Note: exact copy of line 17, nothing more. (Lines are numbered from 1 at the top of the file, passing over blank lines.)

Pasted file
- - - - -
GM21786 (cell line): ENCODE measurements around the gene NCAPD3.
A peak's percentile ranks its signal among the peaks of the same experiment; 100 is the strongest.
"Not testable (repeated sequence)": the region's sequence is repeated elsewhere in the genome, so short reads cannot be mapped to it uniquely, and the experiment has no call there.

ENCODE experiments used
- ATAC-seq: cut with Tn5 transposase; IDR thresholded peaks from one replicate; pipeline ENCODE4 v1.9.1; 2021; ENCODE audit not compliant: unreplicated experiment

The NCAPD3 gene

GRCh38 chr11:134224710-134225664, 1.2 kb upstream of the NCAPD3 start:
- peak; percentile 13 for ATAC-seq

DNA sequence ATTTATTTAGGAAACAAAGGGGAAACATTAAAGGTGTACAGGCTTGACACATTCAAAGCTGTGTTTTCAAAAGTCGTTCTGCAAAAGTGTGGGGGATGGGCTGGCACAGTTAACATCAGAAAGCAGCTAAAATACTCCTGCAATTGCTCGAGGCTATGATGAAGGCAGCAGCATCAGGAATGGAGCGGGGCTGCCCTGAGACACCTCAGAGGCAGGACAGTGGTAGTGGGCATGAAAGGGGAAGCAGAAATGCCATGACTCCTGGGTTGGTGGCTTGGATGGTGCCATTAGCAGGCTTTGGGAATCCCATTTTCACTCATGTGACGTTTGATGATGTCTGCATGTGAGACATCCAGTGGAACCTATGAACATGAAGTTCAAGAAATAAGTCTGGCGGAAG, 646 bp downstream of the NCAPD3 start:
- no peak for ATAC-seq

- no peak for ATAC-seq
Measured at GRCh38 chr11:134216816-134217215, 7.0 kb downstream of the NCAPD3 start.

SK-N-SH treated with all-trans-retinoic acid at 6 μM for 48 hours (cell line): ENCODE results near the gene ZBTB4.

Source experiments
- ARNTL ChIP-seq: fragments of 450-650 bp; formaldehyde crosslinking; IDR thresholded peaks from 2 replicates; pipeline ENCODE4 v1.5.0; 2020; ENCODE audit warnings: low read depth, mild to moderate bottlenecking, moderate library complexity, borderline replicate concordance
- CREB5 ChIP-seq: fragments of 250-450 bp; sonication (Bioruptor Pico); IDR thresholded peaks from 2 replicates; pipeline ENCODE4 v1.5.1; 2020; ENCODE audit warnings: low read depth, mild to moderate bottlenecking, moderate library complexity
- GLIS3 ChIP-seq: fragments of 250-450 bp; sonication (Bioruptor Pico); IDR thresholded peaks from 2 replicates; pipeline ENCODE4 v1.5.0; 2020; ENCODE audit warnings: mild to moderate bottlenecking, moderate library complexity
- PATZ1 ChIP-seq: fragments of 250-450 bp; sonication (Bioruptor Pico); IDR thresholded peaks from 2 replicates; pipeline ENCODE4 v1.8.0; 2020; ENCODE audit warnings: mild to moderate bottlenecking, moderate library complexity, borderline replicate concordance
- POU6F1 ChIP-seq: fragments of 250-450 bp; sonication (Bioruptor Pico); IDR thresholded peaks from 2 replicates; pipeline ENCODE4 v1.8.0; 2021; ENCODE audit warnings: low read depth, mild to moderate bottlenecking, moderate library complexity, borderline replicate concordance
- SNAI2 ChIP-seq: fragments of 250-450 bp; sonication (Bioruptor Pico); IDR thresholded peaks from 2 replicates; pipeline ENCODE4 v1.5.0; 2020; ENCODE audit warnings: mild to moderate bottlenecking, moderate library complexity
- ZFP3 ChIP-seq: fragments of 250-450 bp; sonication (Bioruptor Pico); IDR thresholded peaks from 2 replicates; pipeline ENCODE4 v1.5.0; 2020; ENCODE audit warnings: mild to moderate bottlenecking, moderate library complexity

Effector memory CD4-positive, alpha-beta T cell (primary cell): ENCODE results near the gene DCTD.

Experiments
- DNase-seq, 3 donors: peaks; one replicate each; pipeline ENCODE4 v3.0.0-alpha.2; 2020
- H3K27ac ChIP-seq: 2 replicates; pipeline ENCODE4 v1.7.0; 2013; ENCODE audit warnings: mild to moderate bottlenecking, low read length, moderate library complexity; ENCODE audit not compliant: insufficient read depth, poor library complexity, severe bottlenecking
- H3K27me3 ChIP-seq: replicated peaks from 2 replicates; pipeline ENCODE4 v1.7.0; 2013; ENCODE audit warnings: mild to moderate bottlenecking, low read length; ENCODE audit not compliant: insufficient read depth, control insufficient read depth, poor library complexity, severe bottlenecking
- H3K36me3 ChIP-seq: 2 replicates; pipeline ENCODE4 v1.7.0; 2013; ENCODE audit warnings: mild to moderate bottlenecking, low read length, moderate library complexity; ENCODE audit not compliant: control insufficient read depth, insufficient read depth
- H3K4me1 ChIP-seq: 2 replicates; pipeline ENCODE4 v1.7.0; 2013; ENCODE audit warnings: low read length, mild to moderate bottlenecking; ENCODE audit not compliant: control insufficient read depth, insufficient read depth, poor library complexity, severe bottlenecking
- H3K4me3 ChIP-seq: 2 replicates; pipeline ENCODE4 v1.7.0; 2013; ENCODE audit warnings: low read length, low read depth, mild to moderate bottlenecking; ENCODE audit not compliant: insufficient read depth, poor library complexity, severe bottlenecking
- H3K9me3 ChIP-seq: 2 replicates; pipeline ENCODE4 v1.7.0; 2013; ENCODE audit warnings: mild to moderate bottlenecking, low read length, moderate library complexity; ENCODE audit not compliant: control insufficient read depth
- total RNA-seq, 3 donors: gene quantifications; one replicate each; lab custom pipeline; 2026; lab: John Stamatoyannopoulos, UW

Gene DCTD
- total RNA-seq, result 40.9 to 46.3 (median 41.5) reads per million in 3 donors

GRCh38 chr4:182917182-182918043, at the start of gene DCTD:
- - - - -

- GLIS3 ChIP-seq: fragments of 250-450 bp; sonication (Bioruptor Pico); IDR thresholded peaks from 2 replicates; pipeline ENCODE4 v1.5.0; 2020; ENCODE audit warnings: mild to moderate bottlenecking, moderate library complexity